Gouldian Finch

General Info:

The Gouldian Finch, also known as the rainbow finch, is the most colorful of all the different types of finches. There are three natural color mutations of the Gouldian Finch: red-headed, yellow-headed, and black-headed. The black headed Gouldian finch is the dominant of all strains and the most abundant in the wild. The main color mutation is the head color. The rest of the colors are fairly uniform on this bird. There is an outline of black around the head color. Then a band of light blue follows along the black outline of the neck. The breast is purple and the belly is yellow. The belly color recedes to white as it reaches the legs and under the tail feathers. A blue-green extends from the neck down to the back. The top feathers of the tail are blue. These colors are the same for females, except the colors on a female are much more muted and dull. The beak of a mature male is white with a tip that matches the color of the head. The females, at breeding age, have a black beak. About 5 inches long & weigh about half an ounce

The juvenile Gouldian Finch is a much different color than the adult. They are almost indistinguishable. Their feathers consist of a mix of grey and olive green. Around 6-8 weeks of age, the birds usually begin the rather long process of molting into their gorgeous adult plumage.

This bird was named by John Gould while exploring Australia. He chose to name this colorful little bird after his beloved wife. This bird is well sought after, as it is very beautiful and was heavily exported from Australia before 1959. After 1959, the export of this bird was banned. The wild populations are endangered, with estimates of the numbers being only about 2500 individuals. Destruction of habitat seems to be the largest threat. In captivity, however, the numbers are very stable. This bird has continued to be popular for many years.

The breeding of the Gouldian Finch is a bit tougher than the more hardy finches, such as the Zebra finch or Society finch. For this reason, and because of it’s stunning color, this finch is often one of the more expensive types of finch. Taking into consideration the cost, this bird isn’t recommended for beginning bird owners. This bird is also more fragile in terms of survival. A skilled finch owner is more likely to have success keeping the Gouldian Finch.


Training a finch to perch on your finger is very difficult and requires a tremendous amount of patient and hours upon hours of training time. Many people are not able to train their bird to enjoy physical contact. It helps to own a bird that was hand-reared as a chick. I wouldn’t recommend this bird to someone that has their heart set on being able to hold their bird. Though it is possible to gain their trust, it is difficult and these birds just aren’t nearly as loving as most hook billed birds are. However, if you are familiar with how to care for finches and want a colorful little beauty to look at and talk to, this is your bird. As stated before, a more experienced finch owner is preferred, as these finches are less easy to care for than some other types.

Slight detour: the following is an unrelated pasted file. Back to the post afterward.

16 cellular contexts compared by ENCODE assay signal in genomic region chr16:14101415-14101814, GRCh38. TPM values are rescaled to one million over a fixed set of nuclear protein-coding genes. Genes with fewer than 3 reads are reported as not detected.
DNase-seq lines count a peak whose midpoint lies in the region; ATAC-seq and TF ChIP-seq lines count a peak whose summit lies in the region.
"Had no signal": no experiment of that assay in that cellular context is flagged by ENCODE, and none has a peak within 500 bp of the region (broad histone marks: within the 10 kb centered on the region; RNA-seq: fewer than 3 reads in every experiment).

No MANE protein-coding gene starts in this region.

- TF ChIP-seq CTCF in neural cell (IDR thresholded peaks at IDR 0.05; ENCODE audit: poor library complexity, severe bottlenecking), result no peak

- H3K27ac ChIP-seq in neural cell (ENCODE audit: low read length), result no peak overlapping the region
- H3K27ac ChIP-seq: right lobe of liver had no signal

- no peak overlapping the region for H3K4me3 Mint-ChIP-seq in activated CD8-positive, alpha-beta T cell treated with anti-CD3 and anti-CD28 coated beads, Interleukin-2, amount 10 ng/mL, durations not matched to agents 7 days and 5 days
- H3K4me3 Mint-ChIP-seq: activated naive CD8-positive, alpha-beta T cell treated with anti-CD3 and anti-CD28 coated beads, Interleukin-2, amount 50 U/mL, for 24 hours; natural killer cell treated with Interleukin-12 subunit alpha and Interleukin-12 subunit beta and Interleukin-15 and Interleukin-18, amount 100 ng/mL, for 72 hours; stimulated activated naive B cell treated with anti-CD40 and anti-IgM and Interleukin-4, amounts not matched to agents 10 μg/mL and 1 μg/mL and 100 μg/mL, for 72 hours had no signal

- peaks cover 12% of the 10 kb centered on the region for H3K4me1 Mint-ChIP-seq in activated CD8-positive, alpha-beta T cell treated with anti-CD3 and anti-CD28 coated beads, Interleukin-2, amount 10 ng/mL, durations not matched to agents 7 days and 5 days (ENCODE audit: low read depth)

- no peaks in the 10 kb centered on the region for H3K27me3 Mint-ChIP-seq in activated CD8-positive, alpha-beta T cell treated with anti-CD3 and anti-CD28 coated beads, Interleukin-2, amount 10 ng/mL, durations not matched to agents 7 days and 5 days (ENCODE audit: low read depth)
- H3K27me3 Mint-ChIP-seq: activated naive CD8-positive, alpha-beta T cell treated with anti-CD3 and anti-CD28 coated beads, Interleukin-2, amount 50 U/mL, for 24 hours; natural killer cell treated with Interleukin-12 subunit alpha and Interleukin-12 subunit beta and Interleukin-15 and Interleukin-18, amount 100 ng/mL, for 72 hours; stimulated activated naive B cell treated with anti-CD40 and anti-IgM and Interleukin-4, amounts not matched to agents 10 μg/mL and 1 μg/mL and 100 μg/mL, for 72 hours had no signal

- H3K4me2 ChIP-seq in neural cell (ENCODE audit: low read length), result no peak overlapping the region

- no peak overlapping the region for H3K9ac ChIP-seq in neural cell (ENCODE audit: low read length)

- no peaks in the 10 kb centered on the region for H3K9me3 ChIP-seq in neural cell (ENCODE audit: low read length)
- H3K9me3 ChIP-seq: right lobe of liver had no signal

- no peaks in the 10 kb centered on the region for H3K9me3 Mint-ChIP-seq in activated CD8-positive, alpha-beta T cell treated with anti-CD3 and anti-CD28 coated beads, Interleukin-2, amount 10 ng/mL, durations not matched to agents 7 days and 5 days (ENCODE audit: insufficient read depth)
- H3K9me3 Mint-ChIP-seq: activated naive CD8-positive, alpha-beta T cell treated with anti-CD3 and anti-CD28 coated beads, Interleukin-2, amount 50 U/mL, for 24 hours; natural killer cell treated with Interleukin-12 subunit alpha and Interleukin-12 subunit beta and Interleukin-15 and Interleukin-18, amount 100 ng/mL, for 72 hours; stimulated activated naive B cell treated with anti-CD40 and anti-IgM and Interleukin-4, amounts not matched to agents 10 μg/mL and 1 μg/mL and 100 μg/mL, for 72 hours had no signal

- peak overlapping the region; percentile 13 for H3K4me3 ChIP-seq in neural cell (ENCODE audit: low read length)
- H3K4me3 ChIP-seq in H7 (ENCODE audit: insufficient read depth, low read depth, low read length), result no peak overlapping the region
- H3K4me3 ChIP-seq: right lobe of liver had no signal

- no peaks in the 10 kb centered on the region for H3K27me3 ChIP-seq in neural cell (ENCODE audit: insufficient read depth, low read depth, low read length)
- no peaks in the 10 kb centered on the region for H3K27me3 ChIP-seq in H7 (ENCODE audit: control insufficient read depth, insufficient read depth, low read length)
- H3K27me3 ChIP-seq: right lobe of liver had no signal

The male Gouldian finch has a beautiful song and if he is a happy bird, he will belt out gorgeous tunes for you to listen to as you read or wash the dishes.


The lifespan of the bird is anywhere from 5-10 years, depending on how well it is cared for.

Dietary Needs:

Gouldians can be quite picky eaters. A good quality seed is essential. Fresh veggies and fruits are also very highly recommended. Cooked sweet potatoes, carrots, fresh spinach, and apples are all great foods that are packed with nutrients. If your bird is picky, a vitamin supplement can be purchased to ensure your bird does not become ill.

Gouldians require grit in their diet as well. In the wild, these birds will peck at the dirt, picking up tiny bits of sand to ingest, aiding in the digestion of their seed. Grit can be purchased at any pet store that sells small birds.

Be sure to hang a cuddle-bone in the cage. This supplement is most often white and rather long and flat. Small birds chew on the cuddle-bone to obtain supplemental calcium

Common Diseases and ailments:

  • Air sac mites (This may be what wiped out much of the population in the wild)
  • Red mites
  • Bacterial infection
  • Fungal infection
  • Egg-binding

Cage Size:

We would suggest a cage as large as you can afford and house. The cage must hava a maxium bar spacing of 1/2 inch